3 January 2023
Hooray! I made it through yet another year on planet earth. What fun. Well done to me. Now I’m going to begin 2023 by reflecting on the past year through the very limited lens of programming languages, libraries, and tools, before then going over what I intend to learn this year.
Without further ado…
Most SRE teams at Google use the Go language for new projects so, as an intern on such a team, I also found myself writing Go code over the summer. While there certainly are some nice things about Go, on the whole I didn’t really like the language. It’s a language released in the 2010’s that feels like it was designed in the 80’s. This article and this article by fasterthanlime cover pretty well many of the issues I saw with Go.
I don’t see myself writing much more Go for the time being unless I’m forced to or something changes my opinion on the language.
Like many, I have always dreamt of releasing my own successful indie game. I’ve had many, many different game ideas over the years but have never really taken any to completion. Now, if I really wanted to change that, I could have picked up something like Unity or Godot and focus on learning solid art and modelling skills - instead, I decided to spend my time messing about with OpenGL.
OpenGL was pretty fun to play with - the API felt pretty dated, and I wasted many hours debugging silly mistakes - but successfully completing my own poor man’s Minecraft clone was immensely satisfying. While I probably won’t use OpenGL itself directly for the time being, I learnt a lot by using it and I definitely intend to continue messing around with low-level graphics stuff more generally this year too.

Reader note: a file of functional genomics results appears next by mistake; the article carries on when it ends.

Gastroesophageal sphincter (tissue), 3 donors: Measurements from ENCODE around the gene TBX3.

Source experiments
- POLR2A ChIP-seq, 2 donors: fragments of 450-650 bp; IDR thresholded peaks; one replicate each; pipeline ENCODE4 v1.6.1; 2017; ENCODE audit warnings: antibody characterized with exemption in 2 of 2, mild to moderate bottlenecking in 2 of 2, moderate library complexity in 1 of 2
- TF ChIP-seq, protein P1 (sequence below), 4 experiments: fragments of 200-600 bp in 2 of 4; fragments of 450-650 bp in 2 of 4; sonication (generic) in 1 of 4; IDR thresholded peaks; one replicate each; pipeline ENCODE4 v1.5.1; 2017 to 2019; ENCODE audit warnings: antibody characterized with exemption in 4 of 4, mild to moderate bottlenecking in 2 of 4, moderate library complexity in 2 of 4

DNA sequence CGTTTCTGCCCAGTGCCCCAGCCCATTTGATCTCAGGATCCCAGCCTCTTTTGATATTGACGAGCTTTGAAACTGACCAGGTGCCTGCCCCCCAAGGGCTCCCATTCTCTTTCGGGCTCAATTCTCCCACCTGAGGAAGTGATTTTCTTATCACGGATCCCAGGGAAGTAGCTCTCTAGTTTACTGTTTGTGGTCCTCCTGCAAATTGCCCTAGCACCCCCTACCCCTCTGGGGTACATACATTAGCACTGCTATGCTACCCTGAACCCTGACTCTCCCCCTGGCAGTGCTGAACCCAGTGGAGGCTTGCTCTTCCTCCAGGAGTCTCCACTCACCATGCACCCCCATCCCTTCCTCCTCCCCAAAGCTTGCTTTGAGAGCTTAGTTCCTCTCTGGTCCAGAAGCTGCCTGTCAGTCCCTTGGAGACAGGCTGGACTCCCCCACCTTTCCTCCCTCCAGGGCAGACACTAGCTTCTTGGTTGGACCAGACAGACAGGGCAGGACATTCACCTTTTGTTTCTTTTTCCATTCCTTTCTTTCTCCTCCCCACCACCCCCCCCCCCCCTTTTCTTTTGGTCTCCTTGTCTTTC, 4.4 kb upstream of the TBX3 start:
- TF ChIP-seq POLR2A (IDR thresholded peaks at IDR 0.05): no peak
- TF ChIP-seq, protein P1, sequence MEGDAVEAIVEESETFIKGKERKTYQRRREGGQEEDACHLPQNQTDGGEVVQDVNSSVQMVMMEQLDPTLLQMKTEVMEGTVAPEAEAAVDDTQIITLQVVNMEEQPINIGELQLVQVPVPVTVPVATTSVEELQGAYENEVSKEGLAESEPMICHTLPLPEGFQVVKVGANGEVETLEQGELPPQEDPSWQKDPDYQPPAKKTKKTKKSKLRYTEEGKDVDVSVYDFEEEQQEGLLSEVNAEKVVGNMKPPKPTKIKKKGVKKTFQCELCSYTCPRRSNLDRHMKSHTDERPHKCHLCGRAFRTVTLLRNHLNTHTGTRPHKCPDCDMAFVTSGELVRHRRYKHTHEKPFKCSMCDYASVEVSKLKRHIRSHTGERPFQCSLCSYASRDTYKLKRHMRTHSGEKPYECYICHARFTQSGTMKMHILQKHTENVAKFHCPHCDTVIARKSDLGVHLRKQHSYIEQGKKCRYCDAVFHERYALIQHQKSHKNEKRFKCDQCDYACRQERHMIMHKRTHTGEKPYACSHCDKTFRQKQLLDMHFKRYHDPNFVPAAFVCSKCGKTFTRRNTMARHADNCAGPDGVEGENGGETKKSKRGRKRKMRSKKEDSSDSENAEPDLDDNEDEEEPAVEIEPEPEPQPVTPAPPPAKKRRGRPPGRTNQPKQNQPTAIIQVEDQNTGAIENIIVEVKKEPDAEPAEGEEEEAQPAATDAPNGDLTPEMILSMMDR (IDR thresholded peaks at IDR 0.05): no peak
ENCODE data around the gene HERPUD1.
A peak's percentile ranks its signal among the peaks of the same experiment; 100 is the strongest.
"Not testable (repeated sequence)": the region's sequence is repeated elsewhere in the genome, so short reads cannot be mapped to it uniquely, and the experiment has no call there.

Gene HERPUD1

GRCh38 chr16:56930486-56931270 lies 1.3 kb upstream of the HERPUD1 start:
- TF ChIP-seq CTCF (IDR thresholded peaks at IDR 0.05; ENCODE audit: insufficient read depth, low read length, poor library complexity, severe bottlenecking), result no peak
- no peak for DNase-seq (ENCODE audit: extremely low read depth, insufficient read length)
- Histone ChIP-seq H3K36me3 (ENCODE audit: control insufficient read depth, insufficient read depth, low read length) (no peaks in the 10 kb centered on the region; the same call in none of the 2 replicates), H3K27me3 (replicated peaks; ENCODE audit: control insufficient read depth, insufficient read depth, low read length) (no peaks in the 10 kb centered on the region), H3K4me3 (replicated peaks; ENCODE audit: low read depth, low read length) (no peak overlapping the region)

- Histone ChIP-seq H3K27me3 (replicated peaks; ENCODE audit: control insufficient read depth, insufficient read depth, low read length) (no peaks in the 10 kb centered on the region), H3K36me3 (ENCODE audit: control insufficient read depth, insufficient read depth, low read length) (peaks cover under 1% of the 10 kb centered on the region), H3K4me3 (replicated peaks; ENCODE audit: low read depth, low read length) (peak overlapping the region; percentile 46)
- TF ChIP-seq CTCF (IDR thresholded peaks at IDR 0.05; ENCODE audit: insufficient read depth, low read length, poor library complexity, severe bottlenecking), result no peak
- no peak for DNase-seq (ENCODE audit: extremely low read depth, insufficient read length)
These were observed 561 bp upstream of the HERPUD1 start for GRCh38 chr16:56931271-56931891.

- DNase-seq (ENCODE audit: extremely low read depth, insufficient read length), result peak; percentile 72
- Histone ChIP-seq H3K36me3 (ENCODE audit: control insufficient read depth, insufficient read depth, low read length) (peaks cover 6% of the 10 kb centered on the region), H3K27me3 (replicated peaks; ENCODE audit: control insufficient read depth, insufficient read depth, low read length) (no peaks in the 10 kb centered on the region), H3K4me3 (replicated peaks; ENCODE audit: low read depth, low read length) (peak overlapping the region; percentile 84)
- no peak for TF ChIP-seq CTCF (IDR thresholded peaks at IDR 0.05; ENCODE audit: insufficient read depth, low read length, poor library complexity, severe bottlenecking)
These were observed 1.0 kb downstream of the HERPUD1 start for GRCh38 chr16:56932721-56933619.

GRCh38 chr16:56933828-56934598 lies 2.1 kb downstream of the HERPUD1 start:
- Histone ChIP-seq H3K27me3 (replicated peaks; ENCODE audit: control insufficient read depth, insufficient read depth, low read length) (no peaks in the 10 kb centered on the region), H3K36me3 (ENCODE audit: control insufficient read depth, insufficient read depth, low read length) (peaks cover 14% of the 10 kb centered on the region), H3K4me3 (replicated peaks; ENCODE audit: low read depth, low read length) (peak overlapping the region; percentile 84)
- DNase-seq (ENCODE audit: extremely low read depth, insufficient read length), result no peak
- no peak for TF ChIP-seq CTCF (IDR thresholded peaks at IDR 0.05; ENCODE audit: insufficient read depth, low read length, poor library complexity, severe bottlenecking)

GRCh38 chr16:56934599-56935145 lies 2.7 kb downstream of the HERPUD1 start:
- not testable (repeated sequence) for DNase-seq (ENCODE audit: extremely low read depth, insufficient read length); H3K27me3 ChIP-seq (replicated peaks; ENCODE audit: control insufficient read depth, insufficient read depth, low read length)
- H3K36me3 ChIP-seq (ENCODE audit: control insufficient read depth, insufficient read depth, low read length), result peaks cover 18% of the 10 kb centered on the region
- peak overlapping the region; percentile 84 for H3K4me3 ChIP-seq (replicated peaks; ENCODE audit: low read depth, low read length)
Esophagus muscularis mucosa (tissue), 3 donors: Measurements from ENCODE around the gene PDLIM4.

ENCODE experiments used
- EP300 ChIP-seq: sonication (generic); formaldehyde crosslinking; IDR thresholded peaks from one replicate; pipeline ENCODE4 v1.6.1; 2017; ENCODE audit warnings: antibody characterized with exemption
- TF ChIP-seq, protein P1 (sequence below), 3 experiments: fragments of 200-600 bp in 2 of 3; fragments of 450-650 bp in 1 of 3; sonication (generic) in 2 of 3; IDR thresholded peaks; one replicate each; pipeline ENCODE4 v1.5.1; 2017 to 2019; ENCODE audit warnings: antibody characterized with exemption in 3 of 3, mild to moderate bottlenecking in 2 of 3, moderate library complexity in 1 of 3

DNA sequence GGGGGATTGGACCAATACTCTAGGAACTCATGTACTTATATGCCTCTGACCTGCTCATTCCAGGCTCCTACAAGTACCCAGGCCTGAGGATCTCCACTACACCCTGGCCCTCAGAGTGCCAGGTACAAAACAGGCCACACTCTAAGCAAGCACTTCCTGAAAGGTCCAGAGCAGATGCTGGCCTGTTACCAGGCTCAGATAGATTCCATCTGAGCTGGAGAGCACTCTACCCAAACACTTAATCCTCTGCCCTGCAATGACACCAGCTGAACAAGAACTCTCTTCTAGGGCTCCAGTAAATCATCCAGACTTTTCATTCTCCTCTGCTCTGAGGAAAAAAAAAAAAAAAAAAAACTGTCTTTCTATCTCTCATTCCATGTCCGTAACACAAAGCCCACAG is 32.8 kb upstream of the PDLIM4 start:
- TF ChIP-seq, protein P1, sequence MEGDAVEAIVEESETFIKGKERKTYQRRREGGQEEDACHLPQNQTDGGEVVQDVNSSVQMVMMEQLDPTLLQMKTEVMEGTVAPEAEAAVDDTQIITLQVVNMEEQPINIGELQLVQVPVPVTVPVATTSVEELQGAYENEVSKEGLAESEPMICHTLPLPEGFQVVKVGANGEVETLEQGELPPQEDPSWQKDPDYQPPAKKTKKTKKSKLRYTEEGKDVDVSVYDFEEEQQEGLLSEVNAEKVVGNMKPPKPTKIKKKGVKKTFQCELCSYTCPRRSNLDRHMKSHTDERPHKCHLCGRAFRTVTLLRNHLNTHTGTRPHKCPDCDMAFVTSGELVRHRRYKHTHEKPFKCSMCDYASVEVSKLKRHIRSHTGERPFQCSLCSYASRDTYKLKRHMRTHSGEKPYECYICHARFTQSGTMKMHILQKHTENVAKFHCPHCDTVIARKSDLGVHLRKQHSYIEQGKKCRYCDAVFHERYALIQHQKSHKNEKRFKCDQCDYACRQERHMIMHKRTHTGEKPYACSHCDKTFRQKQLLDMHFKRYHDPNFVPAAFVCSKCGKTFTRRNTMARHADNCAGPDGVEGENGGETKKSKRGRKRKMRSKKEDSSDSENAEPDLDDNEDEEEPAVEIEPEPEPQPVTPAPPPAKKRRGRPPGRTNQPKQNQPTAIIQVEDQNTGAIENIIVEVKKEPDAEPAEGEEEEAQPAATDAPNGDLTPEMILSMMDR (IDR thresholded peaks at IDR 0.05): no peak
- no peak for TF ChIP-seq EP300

While I found the official Jupyter application a bit clunky and unstable, I quite enjoyed the notebook system. It’s a fun way of presenting new concepts, experimenting with ideas, and making boring documents interactive. Plus, as soon as I switched to writing notebooks in VSCode, I found the editing process quite smooth.
Many of my university lecturers seem to take great pleasure in distributing Jupter notebooks like candy, so I have no doubt I will be using them plenty more for the foreseeable.
I’ve tried to learn Haskell a number of times in the past but run out of steam at various points each time (usually when looking at some aspect of monads). Next semester though, I’m taking a class on functional programming where Haskell is the language taught - no choice but to finish what I start this time! I’ve already started preparing by trying out the Advent of Code 2022 problems with Haskell - hopefully I can finish all 25 problems eventually!
While I certainly did start learning more about operating system development in 2022 (naturally, given that I started writing my own operating system), I feel like I’ve only just descended down the other side of that initial hump in the graph of the Dunning-Kruger Effect. To the surprise of no one, operating systems and modern computer architectures are in fact immensely complicated. Still, it’s a topic I find incredibly interesting, so I don’t think I’m likely to lose motivation any time soon. Writing my operating system in C++ also will hopefully be good preparation for my next Google internship where I will be using the language.
While I enjoyed playing around OpenGL, the API felt pretty archaic. Combined with the fact that it’s not possible to target web or mobile platforms or newer alternative rendering backends (e.g., Vulkan), I felt an itch for a more modern but still low level graphics API/library. In search of such a library, I came across bgfx. I haven’t yet tried it out but it looks to be pretty much exactly what I had in mind.
My earliest memory of playing Minecraft was from back in 2012 playing version 1.2, and still, 11 or so years later, I’m dropping back into a new survival world every so often. What I enjoyed often more than playing Minecraft itself however, was researching, experimenting with, and attempting to write my own mods. I messed around with Forge and Bukkit server plugins, but never made anything substantial - 12-year-old me was very upset that I (unsurprisingly) did not have the skills necessary to create something comparable to say BuildCraft or IndustrialCraft (two mods I spent many hours playing).
Fabric is as far as I can tell the most modern framework with which to build Minecraft mods, so naturally it felt most appropriate to take a look at. I don’t yet have an idea of what sort of mod I would make, but hopefully inspiration will strike once I start messing about with Fabric this year.